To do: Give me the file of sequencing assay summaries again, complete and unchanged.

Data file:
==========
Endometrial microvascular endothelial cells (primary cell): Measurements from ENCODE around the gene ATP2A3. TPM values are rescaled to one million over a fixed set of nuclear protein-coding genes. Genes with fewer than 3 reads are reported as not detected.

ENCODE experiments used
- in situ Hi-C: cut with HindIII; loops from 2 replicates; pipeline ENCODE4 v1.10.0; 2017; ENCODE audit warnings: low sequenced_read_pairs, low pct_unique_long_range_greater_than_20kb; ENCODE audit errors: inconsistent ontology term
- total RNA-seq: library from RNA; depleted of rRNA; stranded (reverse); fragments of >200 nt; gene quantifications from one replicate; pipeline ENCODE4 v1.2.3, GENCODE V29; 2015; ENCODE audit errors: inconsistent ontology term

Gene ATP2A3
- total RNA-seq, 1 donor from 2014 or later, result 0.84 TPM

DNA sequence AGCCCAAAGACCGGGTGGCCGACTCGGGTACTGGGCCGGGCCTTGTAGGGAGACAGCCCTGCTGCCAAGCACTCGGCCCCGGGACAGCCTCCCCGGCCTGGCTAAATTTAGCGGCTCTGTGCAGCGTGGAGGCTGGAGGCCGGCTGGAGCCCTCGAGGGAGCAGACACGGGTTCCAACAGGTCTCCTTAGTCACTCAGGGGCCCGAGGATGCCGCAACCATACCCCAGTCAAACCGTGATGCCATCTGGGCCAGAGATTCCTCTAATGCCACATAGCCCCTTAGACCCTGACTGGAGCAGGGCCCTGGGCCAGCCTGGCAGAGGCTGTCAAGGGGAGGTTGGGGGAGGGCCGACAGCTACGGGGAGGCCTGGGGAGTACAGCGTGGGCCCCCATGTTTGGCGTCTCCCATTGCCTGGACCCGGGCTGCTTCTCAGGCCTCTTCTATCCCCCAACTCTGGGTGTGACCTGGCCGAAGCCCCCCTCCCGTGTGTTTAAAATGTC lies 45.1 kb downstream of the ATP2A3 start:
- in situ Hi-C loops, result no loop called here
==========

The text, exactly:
Endometrial microvascular endothelial cells (primary cell): Measurements from ENCODE around the gene ATP2A3. TPM values are rescaled to one million over a fixed set of nuclear protein-coding genes. Genes with fewer than 3 reads are reported as not detected.

ENCODE experiments used
- in situ Hi-C: cut with HindIII; loops from 2 replicates; pipeline ENCODE4 v1.10.0; 2017; ENCODE audit warnings: low sequenced_read_pairs, low pct_unique_long_range_greater_than_20kb; ENCODE audit errors: inconsistent ontology term
- total RNA-seq: library from RNA; depleted of rRNA; stranded (reverse); fragments of >200 nt; gene quantifications from one replicate; pipeline ENCODE4 v1.2.3, GENCODE V29; 2015; ENCODE audit errors: inconsistent ontology term

Gene ATP2A3
- total RNA-seq, 1 donor from 2014 or later, result 0.84 TPM

DNA sequence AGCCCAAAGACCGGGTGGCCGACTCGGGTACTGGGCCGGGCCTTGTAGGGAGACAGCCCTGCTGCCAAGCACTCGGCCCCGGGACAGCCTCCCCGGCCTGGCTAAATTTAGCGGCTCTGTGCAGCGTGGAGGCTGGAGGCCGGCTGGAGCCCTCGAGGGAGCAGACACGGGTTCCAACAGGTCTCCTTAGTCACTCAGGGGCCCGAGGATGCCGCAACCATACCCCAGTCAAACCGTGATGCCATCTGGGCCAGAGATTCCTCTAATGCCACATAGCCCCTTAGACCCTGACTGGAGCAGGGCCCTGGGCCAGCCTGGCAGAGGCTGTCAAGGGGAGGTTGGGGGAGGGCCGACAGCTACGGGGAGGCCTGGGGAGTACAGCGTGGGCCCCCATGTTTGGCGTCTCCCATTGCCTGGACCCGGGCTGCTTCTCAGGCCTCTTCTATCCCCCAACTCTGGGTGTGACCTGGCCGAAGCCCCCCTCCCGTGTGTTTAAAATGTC lies 45.1 kb downstream of the ATP2A3 start:
- in situ Hi-C loops, result no loop called here